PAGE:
Our existing building stock holds a vast amount of embedded energy, and often old buildings use more energy to meet the current standards of ventilation and heating. This calls for renovations that bring existing buildings up to date, without wasting resources and energy by demolishing and replacing them with new buildings.
By optimizing and combining modern technology in renovation, an ordinary office building from the 1980s now produces more renewable energy than it uses. The total refurbishment was conducted by a consortium of architects, engineers, specialists and developers, with the overall aim to construct and develop a series of buildings that produce more energy than they consume over the course of their lifetime.
Powerhouse Kjørbo, located outside Oslo, was the first to be completed, and after the renovation, the building's energy need has been reduced by more than 86 %. The building has solar panels installed on the roof and ground wells in the park outside provide heating for radiators, water and ventilation air, while a simple zoning of the plan helps reduce energy consumption and increase production of clean energy.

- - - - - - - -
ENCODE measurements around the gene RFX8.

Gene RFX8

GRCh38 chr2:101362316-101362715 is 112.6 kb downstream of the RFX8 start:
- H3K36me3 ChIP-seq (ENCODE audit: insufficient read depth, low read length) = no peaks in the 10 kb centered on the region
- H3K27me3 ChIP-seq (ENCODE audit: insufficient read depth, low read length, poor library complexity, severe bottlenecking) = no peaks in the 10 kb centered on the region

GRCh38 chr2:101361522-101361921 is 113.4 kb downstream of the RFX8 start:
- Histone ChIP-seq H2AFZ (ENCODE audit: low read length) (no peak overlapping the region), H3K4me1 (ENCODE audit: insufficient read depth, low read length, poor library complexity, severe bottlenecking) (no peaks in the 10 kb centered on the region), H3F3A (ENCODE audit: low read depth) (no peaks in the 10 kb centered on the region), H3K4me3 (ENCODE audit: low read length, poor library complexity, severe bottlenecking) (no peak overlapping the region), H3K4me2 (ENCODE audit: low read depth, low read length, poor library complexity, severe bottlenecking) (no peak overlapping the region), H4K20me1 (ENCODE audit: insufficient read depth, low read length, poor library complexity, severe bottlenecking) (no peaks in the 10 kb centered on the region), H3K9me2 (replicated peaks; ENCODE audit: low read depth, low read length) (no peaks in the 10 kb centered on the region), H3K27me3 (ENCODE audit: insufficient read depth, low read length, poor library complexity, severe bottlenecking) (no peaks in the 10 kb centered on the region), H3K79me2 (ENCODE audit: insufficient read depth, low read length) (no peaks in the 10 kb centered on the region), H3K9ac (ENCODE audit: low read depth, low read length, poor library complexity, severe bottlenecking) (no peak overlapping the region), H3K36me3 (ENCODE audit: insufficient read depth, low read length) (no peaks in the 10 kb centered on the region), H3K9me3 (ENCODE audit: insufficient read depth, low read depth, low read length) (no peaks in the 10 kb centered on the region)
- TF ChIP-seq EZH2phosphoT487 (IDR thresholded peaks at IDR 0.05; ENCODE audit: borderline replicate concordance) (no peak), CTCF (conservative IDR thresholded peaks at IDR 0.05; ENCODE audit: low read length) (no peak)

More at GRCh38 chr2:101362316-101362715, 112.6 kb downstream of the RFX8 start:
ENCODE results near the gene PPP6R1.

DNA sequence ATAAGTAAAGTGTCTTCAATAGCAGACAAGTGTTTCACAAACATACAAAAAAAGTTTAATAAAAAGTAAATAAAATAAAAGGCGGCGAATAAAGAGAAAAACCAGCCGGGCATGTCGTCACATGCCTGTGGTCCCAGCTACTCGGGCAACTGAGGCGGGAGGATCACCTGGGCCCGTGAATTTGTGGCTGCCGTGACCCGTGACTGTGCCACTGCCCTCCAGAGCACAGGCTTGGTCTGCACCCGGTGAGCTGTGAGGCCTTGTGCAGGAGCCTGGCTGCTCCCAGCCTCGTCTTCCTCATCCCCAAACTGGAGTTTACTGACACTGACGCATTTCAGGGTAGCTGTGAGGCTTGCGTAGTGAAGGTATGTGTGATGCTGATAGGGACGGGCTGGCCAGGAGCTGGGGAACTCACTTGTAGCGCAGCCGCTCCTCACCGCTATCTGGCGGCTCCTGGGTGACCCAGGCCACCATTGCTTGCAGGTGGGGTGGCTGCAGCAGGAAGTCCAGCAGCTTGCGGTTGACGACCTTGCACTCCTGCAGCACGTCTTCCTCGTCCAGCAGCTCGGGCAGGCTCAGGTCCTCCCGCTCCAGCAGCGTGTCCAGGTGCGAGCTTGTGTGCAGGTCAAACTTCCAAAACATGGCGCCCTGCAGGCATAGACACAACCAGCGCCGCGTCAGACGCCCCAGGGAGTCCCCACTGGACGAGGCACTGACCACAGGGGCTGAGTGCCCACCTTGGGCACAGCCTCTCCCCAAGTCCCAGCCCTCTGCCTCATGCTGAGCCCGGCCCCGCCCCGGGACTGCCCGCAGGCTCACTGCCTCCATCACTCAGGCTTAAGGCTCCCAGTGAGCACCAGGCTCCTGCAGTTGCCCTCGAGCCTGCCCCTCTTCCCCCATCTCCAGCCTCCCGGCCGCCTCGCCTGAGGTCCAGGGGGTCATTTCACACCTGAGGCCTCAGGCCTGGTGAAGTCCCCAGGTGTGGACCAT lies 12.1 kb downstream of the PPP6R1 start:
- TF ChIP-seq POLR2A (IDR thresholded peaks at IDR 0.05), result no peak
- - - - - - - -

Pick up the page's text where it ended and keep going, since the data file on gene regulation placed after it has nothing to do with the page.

The design phase in this project was characterized by a close cross-disciplinary collaboration from the very early stages of the process, discovering how simple configurations and layout could support the ambitions of making the building energy positive. Drawing on specialist knowledge and collaborating intensively in the early stages is time and resource consuming, but it supports the final solution, which e.g. is utilized in a main staircase, which has a dual function as stair and ventilation channel. As the energy accounts include energy consumption related to production of building materials, construction, operation and demolition of the building, the team has made an effort in securing that all the materials brought into the project meet the highest environmental standards, while at the same time having a low embedded energy.
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